The Oxford Companion to Irish History

By S. J. Connolly | Go to book overview
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quarrying in Ireland has mainly produced slate, granite, and limestone. Irish slate stood at a huge commercial disadvantage to the mass outpouring from north Wales, especially of the omnipresent 'Bangor Blue'. Nevertheless Clasnasmuth quarry, near Carrick-on-Suir, was famed for the decorative effect of its rich green slate. Similar slate was quarried at Kilmoganny, Co. Kilkenny. Killaloe, near Limerick, provided a rich supply of roofing slates. 'Carlow Flags', from the extremely durable, fine-grained bedded sandstones of the Upper Carboniferous age, were quarried in south-west Clare and Co. Kilkenny. Carboniferous slate was also raised near Clonakilty, Co. Cork. A particularly firm, tough slate, quarried at Valentia Island, was used for large flags and slabs.

Sandstone was used in main buildings in the cities, some of the very best being quarried in Cos. Donegal and Fermanagh. Mount Charles stone, from Co. Donegal, could be used in delicate moulded work. However, soft Triassic sandstone was not suitable in the corrosive atmosphere of big cities. Nevertheless the sandstone quarry at Scrabo, Co. Down, was an important working, which provided stone for * Belfast in the late 1880s, notably in the Robinson Cleaver building.

The problem of atmospheric corrosion in cities was solved by the use of granite and other hard igneous rocks. Granite, from the Leinster chain, was used in the basement-course of many dwellings in * Dublin, which were completed in brick. It also provided façades and ornamentation in the construction of more prestigious buildings. In the 19th century granite from the Newry-Bessbrook area competed successfully, in the London building market, with the better-known Aberdeen and Peterhead granite. The quarry, on the estate of Viscount Charlemont, supplied granite blocks, not only to the nearby model linen village of Bessbrook, but also the town hall in Manchester and the great steps of St George's Hall, Liverpool.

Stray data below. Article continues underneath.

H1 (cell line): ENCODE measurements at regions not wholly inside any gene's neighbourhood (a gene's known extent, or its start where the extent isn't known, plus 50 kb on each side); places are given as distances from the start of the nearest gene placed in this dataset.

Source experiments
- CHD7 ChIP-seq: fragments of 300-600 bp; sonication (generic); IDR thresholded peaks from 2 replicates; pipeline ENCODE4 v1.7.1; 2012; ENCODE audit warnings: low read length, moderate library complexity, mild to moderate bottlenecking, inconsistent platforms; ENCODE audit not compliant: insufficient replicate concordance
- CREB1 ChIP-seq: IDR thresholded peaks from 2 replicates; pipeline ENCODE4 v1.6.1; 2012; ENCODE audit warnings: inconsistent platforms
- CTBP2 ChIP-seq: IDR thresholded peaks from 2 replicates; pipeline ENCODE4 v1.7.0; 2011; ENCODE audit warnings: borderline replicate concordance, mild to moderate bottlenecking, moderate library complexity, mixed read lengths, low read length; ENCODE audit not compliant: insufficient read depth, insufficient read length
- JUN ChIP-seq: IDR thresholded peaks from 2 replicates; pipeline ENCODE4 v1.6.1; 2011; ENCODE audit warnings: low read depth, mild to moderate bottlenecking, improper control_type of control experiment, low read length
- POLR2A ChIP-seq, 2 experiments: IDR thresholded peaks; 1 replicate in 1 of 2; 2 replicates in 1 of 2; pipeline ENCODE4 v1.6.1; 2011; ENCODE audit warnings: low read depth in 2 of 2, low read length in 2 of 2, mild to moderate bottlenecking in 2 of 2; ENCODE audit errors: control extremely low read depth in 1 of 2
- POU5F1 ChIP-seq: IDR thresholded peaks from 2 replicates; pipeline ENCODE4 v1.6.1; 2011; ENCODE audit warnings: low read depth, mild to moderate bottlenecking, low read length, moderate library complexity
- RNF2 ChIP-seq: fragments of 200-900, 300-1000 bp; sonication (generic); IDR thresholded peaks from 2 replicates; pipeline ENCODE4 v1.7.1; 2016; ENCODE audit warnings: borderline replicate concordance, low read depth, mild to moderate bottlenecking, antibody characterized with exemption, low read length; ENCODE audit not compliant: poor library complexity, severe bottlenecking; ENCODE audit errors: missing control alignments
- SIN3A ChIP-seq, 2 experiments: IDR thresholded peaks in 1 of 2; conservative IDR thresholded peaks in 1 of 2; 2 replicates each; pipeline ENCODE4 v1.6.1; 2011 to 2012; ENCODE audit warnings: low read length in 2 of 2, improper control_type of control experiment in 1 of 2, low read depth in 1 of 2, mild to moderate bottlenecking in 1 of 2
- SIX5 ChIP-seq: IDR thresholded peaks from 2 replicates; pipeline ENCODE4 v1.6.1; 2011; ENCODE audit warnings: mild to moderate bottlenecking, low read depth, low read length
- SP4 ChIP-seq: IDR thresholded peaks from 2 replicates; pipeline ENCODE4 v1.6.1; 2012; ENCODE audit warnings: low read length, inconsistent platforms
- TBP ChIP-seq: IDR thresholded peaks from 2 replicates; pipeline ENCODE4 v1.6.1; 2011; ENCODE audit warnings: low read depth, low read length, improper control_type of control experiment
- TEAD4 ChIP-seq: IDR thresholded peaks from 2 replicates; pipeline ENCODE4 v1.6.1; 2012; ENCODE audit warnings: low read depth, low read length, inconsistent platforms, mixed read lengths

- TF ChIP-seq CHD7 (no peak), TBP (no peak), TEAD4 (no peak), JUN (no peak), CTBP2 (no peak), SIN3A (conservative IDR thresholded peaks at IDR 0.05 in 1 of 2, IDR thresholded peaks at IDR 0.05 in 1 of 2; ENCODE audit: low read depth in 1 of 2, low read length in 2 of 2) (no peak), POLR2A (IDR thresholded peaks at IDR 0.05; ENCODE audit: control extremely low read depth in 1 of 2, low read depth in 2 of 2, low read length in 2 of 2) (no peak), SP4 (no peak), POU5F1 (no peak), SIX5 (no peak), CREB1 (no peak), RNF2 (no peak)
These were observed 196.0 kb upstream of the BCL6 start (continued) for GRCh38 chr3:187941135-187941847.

Limestone is widely available in Ireland. Its main ingredient is calcite. Deposits of high purity are not so common. Lime is a by-product after kilning. Most limestone is used for aggregate, roadstone, and cement manufacture. This has increased massively this century. Ground limestone is used in agriculture. Almost all quarries are in the carboniferous limestone areas, although chalk is exploited in Ulster. Limestone was traditionally used for building. The grey carboniferous type, best exemplified by the uniform, fine-grained variety of Roscommon, was used for large structures and decoration. The shaly black limestone, known as 'calp', was only suitable for common walls, as it did not weather out equally along its planes of stratification. More recently, the building industry has used hydrated lime. Smaller amounts of limestone have been used in a wide variety of industries, from glass and chemicals to foodstuffs.

Bauxite, which is an important ore of aluminium, is usually mined. It was discovered in Co. Antrim and as the only source in the British Isles was mined extensively at Clinty, near Ballymena, from the outbreak of the * Second World War.

Nowadays most quarrying is for road building. PC

quarterage dispute. Although Catholics were not eligible to become freemen of boroughs, they were permitted to become 'quarter brothers' of *guilds, and practise the relevant trade or profession, on payment of a fee. By the 1760s Catholic merchants and manufacturers had begun to refuse these fees, and the courts refused to uphold the demand for their payment. Seven quarterage bills, all unsuccessful, were introduced in the House of Commons between 1768 and 1778. The campaign against these impositions has been seen as an important stage in the rise of a more assertive Catholic middle class.

Queen's Colleges, created by * Peel's government in 1845 as one of a series of reforms intended


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The Oxford Companion to Irish History


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